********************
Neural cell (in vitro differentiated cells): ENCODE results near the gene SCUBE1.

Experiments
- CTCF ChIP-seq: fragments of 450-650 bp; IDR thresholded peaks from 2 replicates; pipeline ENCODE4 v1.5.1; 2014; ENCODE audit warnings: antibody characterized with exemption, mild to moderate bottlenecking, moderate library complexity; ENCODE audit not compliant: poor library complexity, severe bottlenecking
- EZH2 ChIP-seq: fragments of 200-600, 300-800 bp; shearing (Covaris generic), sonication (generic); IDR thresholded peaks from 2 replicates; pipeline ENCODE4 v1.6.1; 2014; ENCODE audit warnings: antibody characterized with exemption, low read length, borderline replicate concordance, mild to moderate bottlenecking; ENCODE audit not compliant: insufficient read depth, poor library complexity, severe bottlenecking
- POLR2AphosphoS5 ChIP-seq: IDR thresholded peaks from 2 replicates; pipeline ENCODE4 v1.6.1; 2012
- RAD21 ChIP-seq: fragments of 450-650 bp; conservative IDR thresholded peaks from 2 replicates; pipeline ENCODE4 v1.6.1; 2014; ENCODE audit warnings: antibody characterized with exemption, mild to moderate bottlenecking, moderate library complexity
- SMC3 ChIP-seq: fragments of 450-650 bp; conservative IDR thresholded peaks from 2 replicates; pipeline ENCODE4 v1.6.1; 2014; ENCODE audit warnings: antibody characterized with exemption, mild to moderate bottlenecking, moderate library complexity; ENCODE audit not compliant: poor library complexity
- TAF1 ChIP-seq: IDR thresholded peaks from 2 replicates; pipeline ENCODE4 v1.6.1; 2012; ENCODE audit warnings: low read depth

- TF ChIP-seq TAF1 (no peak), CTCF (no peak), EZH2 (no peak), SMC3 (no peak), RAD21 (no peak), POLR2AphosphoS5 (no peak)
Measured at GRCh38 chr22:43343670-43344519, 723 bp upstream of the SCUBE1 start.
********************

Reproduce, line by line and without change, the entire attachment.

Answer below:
Neural cell (in vitro differentiated cells): ENCODE results near the gene SCUBE1.

Experiments
- CTCF ChIP-seq: fragments of 450-650 bp; IDR thresholded peaks from 2 replicates; pipeline ENCODE4 v1.5.1; 2014; ENCODE audit warnings: antibody characterized with exemption, mild to moderate bottlenecking, moderate library complexity; ENCODE audit not compliant: poor library complexity, severe bottlenecking
- EZH2 ChIP-seq: fragments of 200-600, 300-800 bp; shearing (Covaris generic), sonication (generic); IDR thresholded peaks from 2 replicates; pipeline ENCODE4 v1.6.1; 2014; ENCODE audit warnings: antibody characterized with exemption, low read length, borderline replicate concordance, mild to moderate bottlenecking; ENCODE audit not compliant: insufficient read depth, poor library complexity, severe bottlenecking
- POLR2AphosphoS5 ChIP-seq: IDR thresholded peaks from 2 replicates; pipeline ENCODE4 v1.6.1; 2012
- RAD21 ChIP-seq: fragments of 450-650 bp; conservative IDR thresholded peaks from 2 replicates; pipeline ENCODE4 v1.6.1; 2014; ENCODE audit warnings: antibody characterized with exemption, mild to moderate bottlenecking, moderate library complexity
- SMC3 ChIP-seq: fragments of 450-650 bp; conservative IDR thresholded peaks from 2 replicates; pipeline ENCODE4 v1.6.1; 2014; ENCODE audit warnings: antibody characterized with exemption, mild to moderate bottlenecking, moderate library complexity; ENCODE audit not compliant: poor library complexity
- TAF1 ChIP-seq: IDR thresholded peaks from 2 replicates; pipeline ENCODE4 v1.6.1; 2012; ENCODE audit warnings: low read depth

- TF ChIP-seq TAF1 (no peak), CTCF (no peak), EZH2 (no peak), SMC3 (no peak), RAD21 (no peak), POLR2AphosphoS5 (no peak)
Measured at GRCh38 chr22:43343670-43344519, 723 bp upstream of the SCUBE1 start.